However, all of these movements are going to give your forearms the workout of their lives.

Wrist Curl

Rather than twisting your wrists, the wrist curl requires you to—you guessed it—curl your wrists. Instead of relying on the pronation and supination that’s performed when twisting, this exercise develops our ability for flexion and extension of the wrists.

This allows for some variety in your forearm workouts that’ll lead to rounded development.

How to perform the wrist curl:

  1. Wrest your forearms on a bench and hold a pair of dumbbells in your hands. Your palms should be facing up.
  2. Curl your wrists up towards you, ensuring that only your wrists are moving.
  3. Once at the top of the curl, slowly descend back down into the starting position.

Pronated Wrist Curl

Also known as the palms down wrist curl, this exercise is going to draw a lot from the wrist curl—but with a twist. Instead of having your palms face upward, this time the trick is to keep your palms facing down, in a pronated grip.

This will pit gravity against you, and your forearms will have to work overtime to prevent the dumbbells from slipping out of your grip. The reverse wrist curl places a greater emphasis on the wrists rather than the forearms.

How to perform the pronated wrist curl:

  1. Set yourself up the same way as with the regular wrist curl, but with your palms facing down as they grasp the dumbbells.
  2. Curl your wrists, with the back of your hands coming up towards you.
  3. Pause at the top of the movement before slowly descending again.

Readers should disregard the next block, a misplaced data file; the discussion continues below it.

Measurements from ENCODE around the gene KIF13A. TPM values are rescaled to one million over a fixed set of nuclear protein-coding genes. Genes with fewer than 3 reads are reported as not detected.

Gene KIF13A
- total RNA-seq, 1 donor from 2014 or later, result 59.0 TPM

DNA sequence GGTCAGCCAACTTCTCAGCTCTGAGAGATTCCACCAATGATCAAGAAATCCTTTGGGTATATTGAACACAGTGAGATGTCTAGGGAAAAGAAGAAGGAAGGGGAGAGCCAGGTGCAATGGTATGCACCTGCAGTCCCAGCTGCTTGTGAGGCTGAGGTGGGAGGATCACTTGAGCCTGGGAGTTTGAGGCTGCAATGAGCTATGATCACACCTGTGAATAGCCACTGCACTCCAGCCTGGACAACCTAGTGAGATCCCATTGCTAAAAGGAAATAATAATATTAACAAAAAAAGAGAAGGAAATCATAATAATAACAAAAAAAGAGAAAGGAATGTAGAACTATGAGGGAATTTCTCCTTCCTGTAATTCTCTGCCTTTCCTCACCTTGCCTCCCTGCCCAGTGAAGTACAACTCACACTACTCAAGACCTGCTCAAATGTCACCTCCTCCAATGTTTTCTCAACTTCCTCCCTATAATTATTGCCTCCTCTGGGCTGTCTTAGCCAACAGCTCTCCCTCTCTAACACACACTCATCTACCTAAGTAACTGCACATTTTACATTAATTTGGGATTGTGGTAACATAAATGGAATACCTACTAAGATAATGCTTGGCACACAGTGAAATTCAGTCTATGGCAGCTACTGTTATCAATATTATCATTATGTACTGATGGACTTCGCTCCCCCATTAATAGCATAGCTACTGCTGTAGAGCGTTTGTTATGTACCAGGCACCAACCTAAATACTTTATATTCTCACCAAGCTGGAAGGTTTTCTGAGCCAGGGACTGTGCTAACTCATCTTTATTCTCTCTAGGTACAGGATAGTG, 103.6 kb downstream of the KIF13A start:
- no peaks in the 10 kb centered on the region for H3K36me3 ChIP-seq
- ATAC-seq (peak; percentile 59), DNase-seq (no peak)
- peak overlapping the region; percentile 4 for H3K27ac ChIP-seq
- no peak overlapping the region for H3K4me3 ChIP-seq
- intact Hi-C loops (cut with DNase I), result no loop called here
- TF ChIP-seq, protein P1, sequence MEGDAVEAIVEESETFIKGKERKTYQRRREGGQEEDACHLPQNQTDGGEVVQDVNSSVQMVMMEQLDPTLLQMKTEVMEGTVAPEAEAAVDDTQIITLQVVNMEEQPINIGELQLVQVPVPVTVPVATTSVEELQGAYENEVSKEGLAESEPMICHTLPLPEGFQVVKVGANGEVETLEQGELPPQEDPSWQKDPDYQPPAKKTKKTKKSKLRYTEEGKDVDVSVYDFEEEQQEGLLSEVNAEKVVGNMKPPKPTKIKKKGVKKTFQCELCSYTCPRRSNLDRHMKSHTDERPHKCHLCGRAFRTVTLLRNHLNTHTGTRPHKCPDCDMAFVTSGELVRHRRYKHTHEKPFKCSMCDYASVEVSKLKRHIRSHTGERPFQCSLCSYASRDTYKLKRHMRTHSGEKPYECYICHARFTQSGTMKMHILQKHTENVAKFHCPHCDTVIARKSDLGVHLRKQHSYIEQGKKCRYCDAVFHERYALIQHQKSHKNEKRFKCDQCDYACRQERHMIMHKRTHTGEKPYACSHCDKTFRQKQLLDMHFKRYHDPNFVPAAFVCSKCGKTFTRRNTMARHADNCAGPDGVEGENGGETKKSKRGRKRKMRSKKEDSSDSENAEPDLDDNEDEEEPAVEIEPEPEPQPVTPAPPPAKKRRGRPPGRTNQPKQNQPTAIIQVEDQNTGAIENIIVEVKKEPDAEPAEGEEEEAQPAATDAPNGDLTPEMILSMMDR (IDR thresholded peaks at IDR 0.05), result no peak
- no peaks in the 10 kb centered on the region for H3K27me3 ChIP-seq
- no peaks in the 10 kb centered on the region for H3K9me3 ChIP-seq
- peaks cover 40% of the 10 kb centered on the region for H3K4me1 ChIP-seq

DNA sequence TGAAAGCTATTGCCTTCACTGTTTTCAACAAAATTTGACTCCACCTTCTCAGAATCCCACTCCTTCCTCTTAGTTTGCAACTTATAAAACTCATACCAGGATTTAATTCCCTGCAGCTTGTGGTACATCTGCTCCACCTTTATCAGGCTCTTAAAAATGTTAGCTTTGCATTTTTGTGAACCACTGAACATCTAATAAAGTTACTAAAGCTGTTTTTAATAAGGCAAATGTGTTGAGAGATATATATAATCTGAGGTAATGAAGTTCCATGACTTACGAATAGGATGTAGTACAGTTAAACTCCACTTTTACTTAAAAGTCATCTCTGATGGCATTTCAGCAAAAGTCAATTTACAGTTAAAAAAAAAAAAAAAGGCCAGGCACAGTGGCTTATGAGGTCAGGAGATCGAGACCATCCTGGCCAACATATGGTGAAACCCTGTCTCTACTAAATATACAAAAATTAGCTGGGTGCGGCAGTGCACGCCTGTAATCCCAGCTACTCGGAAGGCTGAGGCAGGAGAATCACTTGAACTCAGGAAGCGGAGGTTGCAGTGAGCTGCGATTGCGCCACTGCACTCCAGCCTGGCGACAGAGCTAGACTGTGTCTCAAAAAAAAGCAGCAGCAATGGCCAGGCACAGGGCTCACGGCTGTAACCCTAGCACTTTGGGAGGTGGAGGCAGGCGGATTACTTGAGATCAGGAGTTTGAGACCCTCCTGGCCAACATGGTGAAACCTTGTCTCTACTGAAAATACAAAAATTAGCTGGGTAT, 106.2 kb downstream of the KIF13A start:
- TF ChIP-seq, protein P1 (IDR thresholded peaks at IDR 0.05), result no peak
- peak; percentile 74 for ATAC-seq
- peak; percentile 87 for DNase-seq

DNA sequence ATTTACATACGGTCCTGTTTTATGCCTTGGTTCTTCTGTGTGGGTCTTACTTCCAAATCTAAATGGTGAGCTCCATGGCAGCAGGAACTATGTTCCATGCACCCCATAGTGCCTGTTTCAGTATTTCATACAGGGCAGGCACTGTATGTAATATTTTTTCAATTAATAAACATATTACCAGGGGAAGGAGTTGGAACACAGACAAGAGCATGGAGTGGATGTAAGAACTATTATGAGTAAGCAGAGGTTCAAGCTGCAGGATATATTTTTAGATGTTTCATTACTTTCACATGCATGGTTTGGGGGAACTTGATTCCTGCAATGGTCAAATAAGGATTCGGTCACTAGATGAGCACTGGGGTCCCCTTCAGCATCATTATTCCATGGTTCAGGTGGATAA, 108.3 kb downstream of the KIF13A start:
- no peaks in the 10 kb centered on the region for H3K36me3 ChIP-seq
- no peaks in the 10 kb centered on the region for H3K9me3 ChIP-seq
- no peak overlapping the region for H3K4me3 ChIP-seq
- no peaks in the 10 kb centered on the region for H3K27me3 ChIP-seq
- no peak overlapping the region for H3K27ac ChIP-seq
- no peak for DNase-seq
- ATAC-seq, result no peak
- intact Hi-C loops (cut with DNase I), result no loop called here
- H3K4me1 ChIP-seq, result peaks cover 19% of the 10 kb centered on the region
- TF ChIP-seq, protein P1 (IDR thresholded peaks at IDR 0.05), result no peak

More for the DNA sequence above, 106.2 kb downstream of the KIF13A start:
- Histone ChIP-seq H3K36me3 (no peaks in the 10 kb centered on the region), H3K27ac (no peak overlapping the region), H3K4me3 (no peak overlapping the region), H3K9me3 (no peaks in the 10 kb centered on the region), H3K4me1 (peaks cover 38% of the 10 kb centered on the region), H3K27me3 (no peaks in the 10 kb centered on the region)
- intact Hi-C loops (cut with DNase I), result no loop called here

Wrist Roller

This is one of the best exercises for improving your wrist and forearm strength. For this exercise, you’re going to need a special piece of equipment—the wrist roller (or something like the Twist yo’ wrist product). Or, you can make one yourself by securing a piece of rope to a wooden cylinder that’s 1 to 2 feet long. 

This can be a humbling exercise for some people, so don’t expect to be able to lift a lot of weight from the get-go.

How to perform a wrist roller:

  1. Attach your chosen weight plants to the end of the cord opposite to the cylinder. Stand tall and grab the cylinder with an overhand grip, keeping it closer to your body.
  2. Flexing your wrists, roll the cylinder so that the cord begins wrapping around the cylinder. Continue until the weights reach up to the handle.
  3. Reverse the movement and slowly start rolling the other way so that the weights get back to the floor. This will effectively work the muscles at the top of your forearms so don’t skimp on the eccentric portion of the exercise.

Zottman Curl

 

Named after the 19th-century strongman, George Zottman, this biceps curl variation promises to hit both your biceps and your forearms—but with a greater emphasis on the latter. 

This is more of a compound movement than the other exercises we’ve looked at, requiring more and larger muscle groups to put in some of the heavy work. However, it’s a great way to round out your forearm training if you want to gas out your biceps as well.

How to perform the zottman curl:

  1. Begin by standing and holding a pair of dumbbells but your sides, palms facing in towards you.
  2. Initiate the movement by curling the weights up to the shoulders—ensure that your upper arms remain still throughout. As you curl up, rotate your wrists so that your palms face up. Pause once you get to the top of the lift.
  3. Begin the descent by rotating your wrists once again so that your palms are facing down, maintaining a pronated grip on the dumbbells. Slowly begin to lower the dumbbells down to the starting position. As you reach your sides, rotate your palms so that they face one another again.

Farmer’s Walk